San Francisco’s Museum of Modern Art Will Text You Art on Demand

Beyond My Ken, Wikimedia Commons // GFDL

The Museum of Modern Art in San Francisco is home to thousands of artworks spanning different styles and media. But if you already know what flavor of SFMOMA art you’re in the mood to see, there’s now a way to view it without leaving home. As Engadget reports, the new “Send Me SFMOMA” project allows art lovers to request on-demand images from the museum via text message.

To take advantage of the promotion, you can text 572-51 with the message “Send me…” followed by a feeling, color, or object. Texting “send me birds,” for example, sometimes brings up Rigo 00 (now Rigo 23)’s 2000 piece Lost Rascal depicting a missing cockatiel. Texting “send me sunshine” might show Robert Bechtle’s summery 1977 painting Watsonville Olympia.

The bot even responds to certain emojis, like an ocean wave (this could give you Pseudo Reportage by Nobuyoshi Araki) or a bouquet of flowers (which might turn up Yasumasa Morimura’s An Inner Dialogue with Frida Kahlo [Collar of Thorns]).

SFMOMA doesn’t expect anyone to use the service to browse all 34,678 items in the collection, which is partly the point. By sending one image at a time, recipients are given more time to spend with each one than they may have had in the museum.

“In a world oversaturated with information, we asked ourselves: how can we generate personal connections between a diverse cross section of people and the artworks in our collection?” a statement from SFMOMA reads. “Send Me SFMOMA was conceived as a way to bring transparency to the collection while engendering further exploration and discussion among users.”

Messages sent to SFMOMA may still qualify for local carrier charges, and they only work within the U.S. To explore more artworks from home you can visit SFMOMA’s vast digital collection on its website.

[h/t Engadget]

Wayfair’s Fourth of July Clearance Sale Takes Up to 60 Percent Off Grills and Outdoor Furniture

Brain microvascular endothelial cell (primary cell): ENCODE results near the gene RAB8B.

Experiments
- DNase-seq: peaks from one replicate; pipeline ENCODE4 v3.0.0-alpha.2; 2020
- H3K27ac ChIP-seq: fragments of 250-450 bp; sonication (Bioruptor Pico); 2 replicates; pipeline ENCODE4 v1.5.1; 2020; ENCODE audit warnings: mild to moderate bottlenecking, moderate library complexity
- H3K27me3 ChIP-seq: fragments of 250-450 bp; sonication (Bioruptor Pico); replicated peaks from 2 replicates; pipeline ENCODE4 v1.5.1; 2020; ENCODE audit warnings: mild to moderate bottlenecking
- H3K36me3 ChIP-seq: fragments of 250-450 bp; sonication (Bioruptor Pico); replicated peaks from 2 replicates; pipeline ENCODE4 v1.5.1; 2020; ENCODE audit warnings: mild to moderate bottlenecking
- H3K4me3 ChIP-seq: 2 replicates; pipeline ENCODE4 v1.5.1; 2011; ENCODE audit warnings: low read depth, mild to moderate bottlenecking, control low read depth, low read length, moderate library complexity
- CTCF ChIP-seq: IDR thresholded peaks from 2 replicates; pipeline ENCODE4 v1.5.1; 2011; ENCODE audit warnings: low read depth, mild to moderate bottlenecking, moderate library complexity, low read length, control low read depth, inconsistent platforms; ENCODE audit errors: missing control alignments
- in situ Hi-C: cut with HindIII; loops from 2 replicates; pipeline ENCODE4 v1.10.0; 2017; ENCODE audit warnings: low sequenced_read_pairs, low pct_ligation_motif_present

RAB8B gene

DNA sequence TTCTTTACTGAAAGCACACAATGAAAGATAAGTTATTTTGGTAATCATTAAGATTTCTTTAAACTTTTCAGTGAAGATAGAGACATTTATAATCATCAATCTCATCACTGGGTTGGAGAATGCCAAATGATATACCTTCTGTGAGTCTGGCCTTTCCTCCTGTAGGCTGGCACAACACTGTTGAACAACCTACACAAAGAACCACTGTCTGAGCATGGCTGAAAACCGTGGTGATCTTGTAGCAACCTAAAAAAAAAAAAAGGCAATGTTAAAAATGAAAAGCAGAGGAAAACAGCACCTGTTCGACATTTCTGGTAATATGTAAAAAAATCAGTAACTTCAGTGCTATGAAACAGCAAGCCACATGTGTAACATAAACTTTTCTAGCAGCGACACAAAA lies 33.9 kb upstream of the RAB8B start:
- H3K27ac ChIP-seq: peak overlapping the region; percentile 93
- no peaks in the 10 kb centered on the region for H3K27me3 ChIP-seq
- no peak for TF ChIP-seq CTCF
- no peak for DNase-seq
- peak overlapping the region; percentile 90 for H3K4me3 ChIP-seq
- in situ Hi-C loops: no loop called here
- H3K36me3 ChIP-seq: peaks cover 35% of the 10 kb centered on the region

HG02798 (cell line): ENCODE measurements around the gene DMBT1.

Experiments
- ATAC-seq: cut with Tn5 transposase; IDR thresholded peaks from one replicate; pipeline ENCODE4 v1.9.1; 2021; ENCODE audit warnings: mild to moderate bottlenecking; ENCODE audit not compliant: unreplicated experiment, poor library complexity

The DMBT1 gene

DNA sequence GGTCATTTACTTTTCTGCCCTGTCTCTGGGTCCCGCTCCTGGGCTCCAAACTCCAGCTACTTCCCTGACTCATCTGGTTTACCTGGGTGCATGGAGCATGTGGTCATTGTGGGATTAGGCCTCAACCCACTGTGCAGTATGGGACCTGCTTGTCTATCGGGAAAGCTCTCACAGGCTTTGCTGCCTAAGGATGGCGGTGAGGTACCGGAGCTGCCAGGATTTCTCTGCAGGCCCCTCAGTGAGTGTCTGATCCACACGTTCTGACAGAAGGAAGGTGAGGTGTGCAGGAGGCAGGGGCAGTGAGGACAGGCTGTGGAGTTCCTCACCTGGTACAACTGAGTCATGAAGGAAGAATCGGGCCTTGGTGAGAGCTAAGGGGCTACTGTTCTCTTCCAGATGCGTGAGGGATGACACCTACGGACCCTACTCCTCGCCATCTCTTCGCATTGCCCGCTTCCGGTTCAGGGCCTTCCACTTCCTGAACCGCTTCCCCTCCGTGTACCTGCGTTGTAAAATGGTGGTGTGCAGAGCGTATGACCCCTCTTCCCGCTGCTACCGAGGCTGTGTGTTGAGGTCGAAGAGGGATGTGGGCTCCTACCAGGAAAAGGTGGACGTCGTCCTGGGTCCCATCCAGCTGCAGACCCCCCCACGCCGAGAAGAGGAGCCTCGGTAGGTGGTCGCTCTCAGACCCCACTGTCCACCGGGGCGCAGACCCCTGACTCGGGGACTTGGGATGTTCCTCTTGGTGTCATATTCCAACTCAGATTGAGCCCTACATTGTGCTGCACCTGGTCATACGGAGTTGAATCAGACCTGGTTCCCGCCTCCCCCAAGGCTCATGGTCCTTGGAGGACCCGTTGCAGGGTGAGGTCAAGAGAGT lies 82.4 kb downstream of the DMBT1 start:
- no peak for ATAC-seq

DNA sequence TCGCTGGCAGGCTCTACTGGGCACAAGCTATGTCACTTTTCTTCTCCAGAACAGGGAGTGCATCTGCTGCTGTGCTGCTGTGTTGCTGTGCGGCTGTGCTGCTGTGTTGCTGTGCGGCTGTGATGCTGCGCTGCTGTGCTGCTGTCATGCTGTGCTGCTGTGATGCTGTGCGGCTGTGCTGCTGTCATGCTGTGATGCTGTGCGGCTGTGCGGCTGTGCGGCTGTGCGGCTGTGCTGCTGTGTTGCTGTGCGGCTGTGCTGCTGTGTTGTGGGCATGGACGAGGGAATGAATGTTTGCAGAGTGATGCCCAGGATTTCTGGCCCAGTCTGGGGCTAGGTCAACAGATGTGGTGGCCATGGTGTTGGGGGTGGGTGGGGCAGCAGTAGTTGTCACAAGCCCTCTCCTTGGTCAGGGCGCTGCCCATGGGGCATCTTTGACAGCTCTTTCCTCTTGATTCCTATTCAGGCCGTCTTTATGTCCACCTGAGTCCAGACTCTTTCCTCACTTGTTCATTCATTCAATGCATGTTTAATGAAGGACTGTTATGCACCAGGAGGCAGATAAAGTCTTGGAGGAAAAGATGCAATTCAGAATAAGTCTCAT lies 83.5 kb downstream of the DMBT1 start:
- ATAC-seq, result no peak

This Fourth of July, Wayfair is making sure you can turn your backyard into an oasis while keeping your bank account intact with a clearance sale that features savings of up to 60 percent on essentials like chairs, hammocks, games, and grills. Take a look at some of the highlights below.

Outdoor Furniture

Brisbane bench from Wayfair

- Jericho 9-Foot Market Umbrella $92 (Save 15 percent)
- Woodstock Patio Chairs (Set of Two) $310 (Save 54 percent)
- Brisbane Wooden Storage Bench $243 (Save 62 percent)
- Kordell Nine-Piece Rattan Sectional Seating Group with Cushions $1800 (Save 27 percent)
- Nelsonville 12-Piece Multiple Chairs Seating Group $1860 (Save 56 percent)
- Collingswood Three-Piece Seating Group with Cushions $410 (Save 33 percent)

Grills and Accessories

Dyna-Glo electric smoker.

- Spirit® II E-310 Gas Grill $479 (Save 17 percent)
- Portable Three-Burner Propane Gas Grill $104 (Save 20 percent)
- Digital Bluetooth Electric Smoker $224 (Save 25 percent)
- Cuisinart Grilling Tool Set $38 (Save 5 percent)

Outdoor games

American flag cornhole game.

- American Flag Cornhole Board $57 (Save 19 percent)
- Giant Four in a Row Game $30 (Save 6 percent)
- Giant Jenga Game $119 (Save 30 percent)

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No Squawking, Please: A Backyard Bird Library Is the Star of This Livestream

Bird Library, YouTube
Bird Library, YouTube

Many people discovered backyard birding when they were quarantined in their homes at the start of the COVID-19 pandemic. Even if you have a vibrant wildlife population in your area, the Bird Library webcam is worth checking out. As Atlas Obscura reports, the bird feeder at the focus of the livestream resembles a tiny library where feathered guests can misbehave.

Librarian Rebecca Flowers and woodworker Kevin Cwalina were inspired to build the Bird Library in 2015. Located in a backyard in Charlottesville, Virginia, it features a miniature reading chair, bookshelves, and a reception desk. The decorations are even updated to match the seasons; the feeder currently sports a banner that says "Summer Reading." The main differences setting it apart from a real library are the bird seed scattered on the floor and the avian visitors.

The Bird Library attracts a diverse collection of patrons. Sparrows, cardinals, and mourning doves have been recorded perching on the librarian's desk and checking out the reading materials. The occasional squirrel has also been known to stop by.

Live video of the feeder streams on the Bird Library's YouTube page and website 24 hours a day, 7 days a week. You can play the video below to check in on the current guests. If the backyard Bird Library has inspired you to find birds closer to home, here's some gear for beginner naturalists.

[h/t Atlas Obscura]